Scientific Data Gathered by Seaside Aquarium from Nearly 12-foot Thresher Shark Washed Ashore in Long Beach, WA

Staff from the Seaside Aquarium participated in an impromptu dissection of a nearly 12-foot, female thresher shark yesterday August 18, 2022. Staff received a call about a dead thresher shark near the Cranberry Beach approach on the Long Beach peninsula on Wednesday afternoon but were unable to retrieve the shark until the next day. By the time staff arrived someone had cut off the dorsal fin and removed the jaws (which is not illegal but does comprise scientific data.) The shark was too big to freeze, so the decision was made to dissect the shark that day. It was a great learning opportunity for staff and people passing by. We had a few young kids put on gloves and get their hands dirty!

Staff from the aquarium preform impromptu dissection of a thresher shark August 18th.
Measuring the liver
Heart
Exploring the stomach
The shark’s brain
Tail vertebrae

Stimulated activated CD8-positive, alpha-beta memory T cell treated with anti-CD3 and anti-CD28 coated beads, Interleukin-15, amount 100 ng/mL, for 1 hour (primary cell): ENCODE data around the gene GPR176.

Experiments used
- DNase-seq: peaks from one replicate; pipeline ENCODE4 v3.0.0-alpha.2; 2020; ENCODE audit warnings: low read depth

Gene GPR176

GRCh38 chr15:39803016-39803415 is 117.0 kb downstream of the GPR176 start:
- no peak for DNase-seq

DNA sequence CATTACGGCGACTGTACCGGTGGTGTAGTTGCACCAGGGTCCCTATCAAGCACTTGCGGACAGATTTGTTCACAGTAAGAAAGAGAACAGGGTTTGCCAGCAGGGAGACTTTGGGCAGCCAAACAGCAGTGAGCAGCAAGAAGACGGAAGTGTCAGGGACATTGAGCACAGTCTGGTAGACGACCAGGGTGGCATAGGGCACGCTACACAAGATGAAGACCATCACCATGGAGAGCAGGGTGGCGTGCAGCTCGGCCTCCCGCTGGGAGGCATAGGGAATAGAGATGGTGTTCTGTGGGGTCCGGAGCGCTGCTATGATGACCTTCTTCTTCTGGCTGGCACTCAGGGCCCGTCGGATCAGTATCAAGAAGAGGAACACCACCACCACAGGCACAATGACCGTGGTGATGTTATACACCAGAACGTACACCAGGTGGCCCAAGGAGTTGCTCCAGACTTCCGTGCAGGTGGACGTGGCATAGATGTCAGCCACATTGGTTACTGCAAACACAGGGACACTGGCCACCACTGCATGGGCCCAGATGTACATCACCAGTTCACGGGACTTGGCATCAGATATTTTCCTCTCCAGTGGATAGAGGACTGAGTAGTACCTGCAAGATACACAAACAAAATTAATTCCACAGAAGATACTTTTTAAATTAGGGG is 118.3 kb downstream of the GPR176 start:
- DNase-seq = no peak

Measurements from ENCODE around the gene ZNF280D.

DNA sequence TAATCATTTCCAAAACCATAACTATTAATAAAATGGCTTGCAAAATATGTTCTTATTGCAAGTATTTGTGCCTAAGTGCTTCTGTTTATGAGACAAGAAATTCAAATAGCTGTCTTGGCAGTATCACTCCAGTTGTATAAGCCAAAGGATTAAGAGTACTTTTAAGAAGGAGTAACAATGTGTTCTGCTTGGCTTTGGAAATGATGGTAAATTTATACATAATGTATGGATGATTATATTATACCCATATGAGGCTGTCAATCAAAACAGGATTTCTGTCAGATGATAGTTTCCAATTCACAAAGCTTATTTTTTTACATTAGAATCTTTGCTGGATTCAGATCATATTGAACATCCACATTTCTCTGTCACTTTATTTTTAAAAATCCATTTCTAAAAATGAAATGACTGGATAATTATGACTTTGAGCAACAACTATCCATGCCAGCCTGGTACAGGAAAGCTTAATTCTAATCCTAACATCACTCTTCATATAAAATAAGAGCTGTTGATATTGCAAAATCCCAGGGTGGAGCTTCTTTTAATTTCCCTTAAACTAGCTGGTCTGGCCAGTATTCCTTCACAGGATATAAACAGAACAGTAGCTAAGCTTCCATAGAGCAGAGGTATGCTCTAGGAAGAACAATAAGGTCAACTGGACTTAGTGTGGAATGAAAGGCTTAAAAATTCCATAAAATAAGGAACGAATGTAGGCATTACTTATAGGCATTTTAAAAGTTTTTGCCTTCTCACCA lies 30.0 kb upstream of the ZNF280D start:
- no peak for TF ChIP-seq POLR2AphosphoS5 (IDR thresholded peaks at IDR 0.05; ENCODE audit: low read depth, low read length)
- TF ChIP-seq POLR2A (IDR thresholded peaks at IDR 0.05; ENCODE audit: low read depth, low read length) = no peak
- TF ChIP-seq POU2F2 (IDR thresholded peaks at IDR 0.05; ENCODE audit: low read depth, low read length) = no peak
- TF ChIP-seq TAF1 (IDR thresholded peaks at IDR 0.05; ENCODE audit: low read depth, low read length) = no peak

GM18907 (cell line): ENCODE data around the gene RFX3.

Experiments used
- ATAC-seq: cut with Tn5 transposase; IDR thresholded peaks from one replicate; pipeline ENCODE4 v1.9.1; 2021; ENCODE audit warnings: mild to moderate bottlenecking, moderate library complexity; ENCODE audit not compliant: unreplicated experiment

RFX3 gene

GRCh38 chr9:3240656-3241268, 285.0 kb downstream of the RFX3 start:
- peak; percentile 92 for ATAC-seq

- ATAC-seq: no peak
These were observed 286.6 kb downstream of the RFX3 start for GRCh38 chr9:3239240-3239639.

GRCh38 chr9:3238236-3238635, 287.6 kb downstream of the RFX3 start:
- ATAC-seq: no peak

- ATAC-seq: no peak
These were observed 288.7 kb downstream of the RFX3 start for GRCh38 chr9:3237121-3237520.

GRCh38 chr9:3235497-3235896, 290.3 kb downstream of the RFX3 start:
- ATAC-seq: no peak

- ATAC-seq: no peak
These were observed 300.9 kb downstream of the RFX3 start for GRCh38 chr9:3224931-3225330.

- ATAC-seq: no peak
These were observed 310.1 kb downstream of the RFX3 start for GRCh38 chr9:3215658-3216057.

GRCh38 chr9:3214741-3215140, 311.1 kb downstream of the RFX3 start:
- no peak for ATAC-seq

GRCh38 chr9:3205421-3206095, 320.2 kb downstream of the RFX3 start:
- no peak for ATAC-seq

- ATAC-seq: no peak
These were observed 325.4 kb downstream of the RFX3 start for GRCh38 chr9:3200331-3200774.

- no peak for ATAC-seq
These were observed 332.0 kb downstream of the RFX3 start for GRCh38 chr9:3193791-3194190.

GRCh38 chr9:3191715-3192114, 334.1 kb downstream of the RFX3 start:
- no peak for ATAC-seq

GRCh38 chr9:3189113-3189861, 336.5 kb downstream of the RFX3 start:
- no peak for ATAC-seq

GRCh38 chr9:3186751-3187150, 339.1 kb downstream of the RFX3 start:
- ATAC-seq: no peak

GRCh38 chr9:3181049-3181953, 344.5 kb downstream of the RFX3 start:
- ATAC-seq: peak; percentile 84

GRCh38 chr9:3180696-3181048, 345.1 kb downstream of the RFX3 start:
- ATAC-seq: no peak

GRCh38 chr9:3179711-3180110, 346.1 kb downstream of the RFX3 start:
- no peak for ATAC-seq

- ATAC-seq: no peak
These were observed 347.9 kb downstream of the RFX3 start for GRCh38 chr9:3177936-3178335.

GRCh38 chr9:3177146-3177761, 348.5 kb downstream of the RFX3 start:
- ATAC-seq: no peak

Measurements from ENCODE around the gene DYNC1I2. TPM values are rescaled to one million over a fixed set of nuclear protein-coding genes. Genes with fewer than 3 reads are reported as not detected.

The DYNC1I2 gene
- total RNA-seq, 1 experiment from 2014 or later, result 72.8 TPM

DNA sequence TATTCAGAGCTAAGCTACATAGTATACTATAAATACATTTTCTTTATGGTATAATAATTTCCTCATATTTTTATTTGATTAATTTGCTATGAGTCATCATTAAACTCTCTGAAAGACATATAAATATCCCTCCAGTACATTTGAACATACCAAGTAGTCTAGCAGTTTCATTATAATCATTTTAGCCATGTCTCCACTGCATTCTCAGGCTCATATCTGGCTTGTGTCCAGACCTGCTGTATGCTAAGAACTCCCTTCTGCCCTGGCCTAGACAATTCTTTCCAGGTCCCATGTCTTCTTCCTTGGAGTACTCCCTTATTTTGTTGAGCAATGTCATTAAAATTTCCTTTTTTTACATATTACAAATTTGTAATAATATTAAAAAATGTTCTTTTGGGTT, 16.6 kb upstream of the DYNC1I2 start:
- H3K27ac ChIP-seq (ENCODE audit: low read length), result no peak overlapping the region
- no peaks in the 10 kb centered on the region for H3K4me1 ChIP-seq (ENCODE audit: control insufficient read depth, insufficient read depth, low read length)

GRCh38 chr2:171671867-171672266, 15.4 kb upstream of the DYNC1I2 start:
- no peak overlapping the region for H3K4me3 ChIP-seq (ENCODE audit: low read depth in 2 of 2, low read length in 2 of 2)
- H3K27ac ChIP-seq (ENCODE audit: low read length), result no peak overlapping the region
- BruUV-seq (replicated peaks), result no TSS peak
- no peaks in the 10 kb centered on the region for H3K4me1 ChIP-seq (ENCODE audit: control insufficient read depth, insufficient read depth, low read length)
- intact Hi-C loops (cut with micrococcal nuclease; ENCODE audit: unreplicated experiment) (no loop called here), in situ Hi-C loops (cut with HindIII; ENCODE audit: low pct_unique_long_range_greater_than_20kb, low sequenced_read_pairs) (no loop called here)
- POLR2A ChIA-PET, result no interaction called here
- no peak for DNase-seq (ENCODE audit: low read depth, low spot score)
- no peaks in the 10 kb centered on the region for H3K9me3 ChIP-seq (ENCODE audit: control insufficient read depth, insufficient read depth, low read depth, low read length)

Mid-section vertebrae

Staff took various external and internal measurements along with tissue and organ samples, which will be sent off to Taylor Chapple at Oregon State University. He is currently studying sharks off of the Oregon Coast (among other things). If you are interested in learning more about sharks off of the Oregon Coast visit https://marineresearch.oregonstate.edu/big-fish

The female shark measured 11.8 feet (360 cm) and weighed nearly 200 pounds.  Thresher sharks follow the warm water currents off of the Oregon Coast during the summer months.  They can reach up to about 18 feet.   Like salmon sharks and great whites they are able to raise their body temperature above the ambient water temperature.